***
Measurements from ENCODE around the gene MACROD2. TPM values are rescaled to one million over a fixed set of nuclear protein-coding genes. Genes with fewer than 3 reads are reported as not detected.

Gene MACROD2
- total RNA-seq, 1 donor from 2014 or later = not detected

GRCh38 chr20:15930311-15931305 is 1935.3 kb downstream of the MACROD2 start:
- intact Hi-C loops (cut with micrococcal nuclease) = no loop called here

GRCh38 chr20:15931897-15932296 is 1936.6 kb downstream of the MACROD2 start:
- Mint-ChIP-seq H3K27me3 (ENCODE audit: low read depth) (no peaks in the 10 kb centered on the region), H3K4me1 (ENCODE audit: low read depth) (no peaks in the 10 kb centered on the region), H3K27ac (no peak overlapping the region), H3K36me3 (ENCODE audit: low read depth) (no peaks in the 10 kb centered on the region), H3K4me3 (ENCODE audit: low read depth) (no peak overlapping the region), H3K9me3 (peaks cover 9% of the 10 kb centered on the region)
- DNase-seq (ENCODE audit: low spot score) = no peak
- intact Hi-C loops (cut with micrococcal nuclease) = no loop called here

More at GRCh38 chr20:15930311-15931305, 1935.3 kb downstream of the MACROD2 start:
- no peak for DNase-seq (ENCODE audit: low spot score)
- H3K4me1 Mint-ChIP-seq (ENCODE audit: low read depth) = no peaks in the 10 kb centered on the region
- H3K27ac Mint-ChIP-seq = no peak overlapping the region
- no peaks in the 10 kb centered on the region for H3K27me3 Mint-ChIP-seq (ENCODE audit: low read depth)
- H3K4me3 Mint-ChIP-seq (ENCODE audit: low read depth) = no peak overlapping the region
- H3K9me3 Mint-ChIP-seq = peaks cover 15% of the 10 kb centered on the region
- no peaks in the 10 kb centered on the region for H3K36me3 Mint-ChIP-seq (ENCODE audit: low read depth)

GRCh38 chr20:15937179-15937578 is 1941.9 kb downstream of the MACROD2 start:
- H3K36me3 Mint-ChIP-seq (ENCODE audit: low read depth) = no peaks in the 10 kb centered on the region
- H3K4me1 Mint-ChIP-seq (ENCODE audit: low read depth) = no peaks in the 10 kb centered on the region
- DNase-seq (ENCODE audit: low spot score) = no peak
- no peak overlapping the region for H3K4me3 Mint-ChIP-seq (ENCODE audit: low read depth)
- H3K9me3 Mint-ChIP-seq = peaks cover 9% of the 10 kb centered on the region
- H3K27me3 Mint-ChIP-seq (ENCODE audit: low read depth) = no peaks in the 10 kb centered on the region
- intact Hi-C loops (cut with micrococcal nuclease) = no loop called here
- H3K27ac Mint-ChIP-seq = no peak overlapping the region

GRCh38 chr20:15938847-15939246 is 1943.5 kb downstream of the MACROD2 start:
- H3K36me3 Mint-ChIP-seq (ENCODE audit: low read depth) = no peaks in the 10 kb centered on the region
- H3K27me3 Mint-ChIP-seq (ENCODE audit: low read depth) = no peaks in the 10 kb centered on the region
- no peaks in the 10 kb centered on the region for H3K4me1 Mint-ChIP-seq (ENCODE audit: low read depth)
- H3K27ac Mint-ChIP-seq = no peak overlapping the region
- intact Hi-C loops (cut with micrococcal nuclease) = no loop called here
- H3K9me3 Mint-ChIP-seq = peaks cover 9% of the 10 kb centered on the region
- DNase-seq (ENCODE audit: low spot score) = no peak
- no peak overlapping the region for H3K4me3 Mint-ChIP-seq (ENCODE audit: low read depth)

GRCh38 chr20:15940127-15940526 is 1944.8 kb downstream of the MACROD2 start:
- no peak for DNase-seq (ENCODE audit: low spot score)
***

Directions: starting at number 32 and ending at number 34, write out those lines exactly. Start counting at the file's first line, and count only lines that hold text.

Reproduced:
- intact Hi-C loops (cut with micrococcal nuclease) = no loop called here
- H3K9me3 Mint-ChIP-seq = peaks cover 9% of the 10 kb centered on the region
- DNase-seq (ENCODE audit: low spot score) = no peak